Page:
Monday, August 15, 2011

A Dollar and a Half’s Worth

Philip Levine is what many describe as a poet of American urban working-class life. In much of his poetry is a voice that speaks simply, of simple things for those whose emotions and perhaps imaginations are restrained by a life of hard work. Librarian of Congress James Billington characterized the poet’s work as being ‘…about the hard work we do to make sense of our lives.’ After studying at Wayne State University and the University of Iowa he worked at a string of factory jobs before starting to teach at colleges and universities. The 1991 collection, What Work Is won the National Book Award and the 1994 collection, The Simple Truth received the Pulitzer Prize for Poetry. Mr Levine has published numerous collections of his work since 1963. Earlier this week he was named America’s Poet Laureate.


I bought a dollar and a half’s worth of small red potatoes,

took them home, boiled them in their jackets

and ate them for dinner with a little butter and salt.

Then I walked through the dried fields

on the edge of town. In middle June the light

hung on in the dark furrows at my feet,

and in the mountain oaks overhead the birds

were gathering for the night, the jays and mockers

squawking back and forth, the finches still darting

into the dusty light. The woman who sold me

the potatoes was from Poland; she was someone

out of my childhood in a pink spangled sweater and sunglasses

praising the perfection of all her fruits and vegetables

at the road-side stand and urging me to taste

even the pale, raw sweet corn trucked all the way,

she swore, from New Jersey. “Eat, eat” she said,

“Even if you don’t I’ll say you did.”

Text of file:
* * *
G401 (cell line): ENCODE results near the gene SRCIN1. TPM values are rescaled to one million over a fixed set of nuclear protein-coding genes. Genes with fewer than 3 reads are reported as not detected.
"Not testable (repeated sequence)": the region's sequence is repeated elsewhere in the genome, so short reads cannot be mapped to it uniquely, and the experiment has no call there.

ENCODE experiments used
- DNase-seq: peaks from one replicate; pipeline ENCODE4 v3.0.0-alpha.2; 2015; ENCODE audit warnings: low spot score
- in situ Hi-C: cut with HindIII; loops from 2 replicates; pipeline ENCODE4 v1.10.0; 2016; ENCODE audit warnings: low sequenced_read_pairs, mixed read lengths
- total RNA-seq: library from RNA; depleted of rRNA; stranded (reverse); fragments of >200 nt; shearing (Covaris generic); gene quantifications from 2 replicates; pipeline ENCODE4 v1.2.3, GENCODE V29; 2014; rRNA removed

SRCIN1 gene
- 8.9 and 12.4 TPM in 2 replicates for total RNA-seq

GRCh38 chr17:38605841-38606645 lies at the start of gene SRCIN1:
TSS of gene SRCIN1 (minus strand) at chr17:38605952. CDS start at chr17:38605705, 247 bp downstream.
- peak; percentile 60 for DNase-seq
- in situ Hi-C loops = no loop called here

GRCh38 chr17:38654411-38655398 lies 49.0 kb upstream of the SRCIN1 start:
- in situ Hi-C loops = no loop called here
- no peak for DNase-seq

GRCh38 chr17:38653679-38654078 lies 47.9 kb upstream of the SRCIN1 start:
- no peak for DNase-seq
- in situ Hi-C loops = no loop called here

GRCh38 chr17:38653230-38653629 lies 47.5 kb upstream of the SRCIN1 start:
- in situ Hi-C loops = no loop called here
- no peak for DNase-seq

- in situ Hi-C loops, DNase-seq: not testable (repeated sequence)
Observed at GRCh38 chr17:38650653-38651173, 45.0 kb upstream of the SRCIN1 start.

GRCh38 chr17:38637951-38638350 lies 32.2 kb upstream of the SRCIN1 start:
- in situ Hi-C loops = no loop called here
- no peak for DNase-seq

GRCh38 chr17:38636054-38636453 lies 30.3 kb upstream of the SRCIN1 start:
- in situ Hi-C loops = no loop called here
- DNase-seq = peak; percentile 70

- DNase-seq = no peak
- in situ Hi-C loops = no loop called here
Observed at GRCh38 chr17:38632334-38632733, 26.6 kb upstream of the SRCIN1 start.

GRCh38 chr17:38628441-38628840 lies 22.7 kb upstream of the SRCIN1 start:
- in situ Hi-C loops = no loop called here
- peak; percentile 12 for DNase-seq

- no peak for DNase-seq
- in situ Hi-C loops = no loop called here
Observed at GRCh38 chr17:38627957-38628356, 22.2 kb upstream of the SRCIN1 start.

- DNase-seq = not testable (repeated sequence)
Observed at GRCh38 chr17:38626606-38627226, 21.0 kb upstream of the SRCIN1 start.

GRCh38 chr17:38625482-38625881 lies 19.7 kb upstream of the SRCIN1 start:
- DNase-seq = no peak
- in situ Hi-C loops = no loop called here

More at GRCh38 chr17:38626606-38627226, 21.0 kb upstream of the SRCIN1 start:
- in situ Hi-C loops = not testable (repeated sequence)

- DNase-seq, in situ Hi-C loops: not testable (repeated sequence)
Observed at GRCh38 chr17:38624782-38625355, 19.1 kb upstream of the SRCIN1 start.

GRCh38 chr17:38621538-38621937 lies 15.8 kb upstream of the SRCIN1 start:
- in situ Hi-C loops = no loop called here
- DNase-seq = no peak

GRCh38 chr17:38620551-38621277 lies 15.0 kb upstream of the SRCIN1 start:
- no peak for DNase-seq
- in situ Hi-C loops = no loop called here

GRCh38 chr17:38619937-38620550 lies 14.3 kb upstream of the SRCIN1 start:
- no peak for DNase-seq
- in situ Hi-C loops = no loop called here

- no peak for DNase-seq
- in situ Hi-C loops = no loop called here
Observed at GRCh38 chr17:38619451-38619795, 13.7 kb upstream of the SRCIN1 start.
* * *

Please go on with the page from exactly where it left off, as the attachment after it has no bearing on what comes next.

Some things

you know all your life. They are so simple and true

they must be said without elegance, meter and rhyme,

they must be laid on the table beside the salt shaker,

the glass of water, the absence of light gathering

in the shadows of picture frames, they must be

naked and alone, they must stand for themselves.

My friend Henri and I arrived at this together in 1965

before I went away, before he began to kill himself,

and the two of us to betray our love. Can you taste

what I’m saying? It is onions or potatoes, a pinch

of simple salt, the wealth of melting butter, it is obvious,

it stays in the back of your throat like a truth

you never uttered because the time was always wrong,

it stays there for the rest of your life, unspoken,

made of that dirt we call earth, the metal we call salt,

in a form we have no words for, and you live on it.


  1. I enjoyed today's post. The poem was written in such a way as I felt I was walking along the side of him as he walked the dried fields.

  2. Language no doubt worked on and worked on that seems so simple conveying the simple truth of things. The secrets to good writing are always so obvious behind a jail-like door but not everyone can find the key within that unlocks that door and allows approach.


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Oak Hill, Florida, United States
A longtime expat relearning the footwork of life in America